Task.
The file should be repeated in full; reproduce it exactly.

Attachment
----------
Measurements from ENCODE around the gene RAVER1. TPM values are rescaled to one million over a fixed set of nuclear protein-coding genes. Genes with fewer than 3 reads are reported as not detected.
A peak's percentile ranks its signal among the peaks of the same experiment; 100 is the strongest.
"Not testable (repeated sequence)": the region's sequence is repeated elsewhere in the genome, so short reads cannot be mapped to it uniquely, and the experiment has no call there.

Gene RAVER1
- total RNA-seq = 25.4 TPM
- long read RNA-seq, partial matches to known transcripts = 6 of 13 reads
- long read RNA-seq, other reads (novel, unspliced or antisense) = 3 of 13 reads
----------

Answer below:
Measurements from ENCODE around the gene RAVER1. TPM values are rescaled to one million over a fixed set of nuclear protein-coding genes. Genes with fewer than 3 reads are reported as not detected.
A peak's percentile ranks its signal among the peaks of the same experiment; 100 is the strongest.
"Not testable (repeated sequence)": the region's sequence is repeated elsewhere in the genome, so short reads cannot be mapped to it uniquely, and the experiment has no call there.

Gene RAVER1
- total RNA-seq = 25.4 TPM
- long read RNA-seq, partial matches to known transcripts = 6 of 13 reads
- long read RNA-seq, other reads (novel, unspliced or antisense) = 3 of 13 reads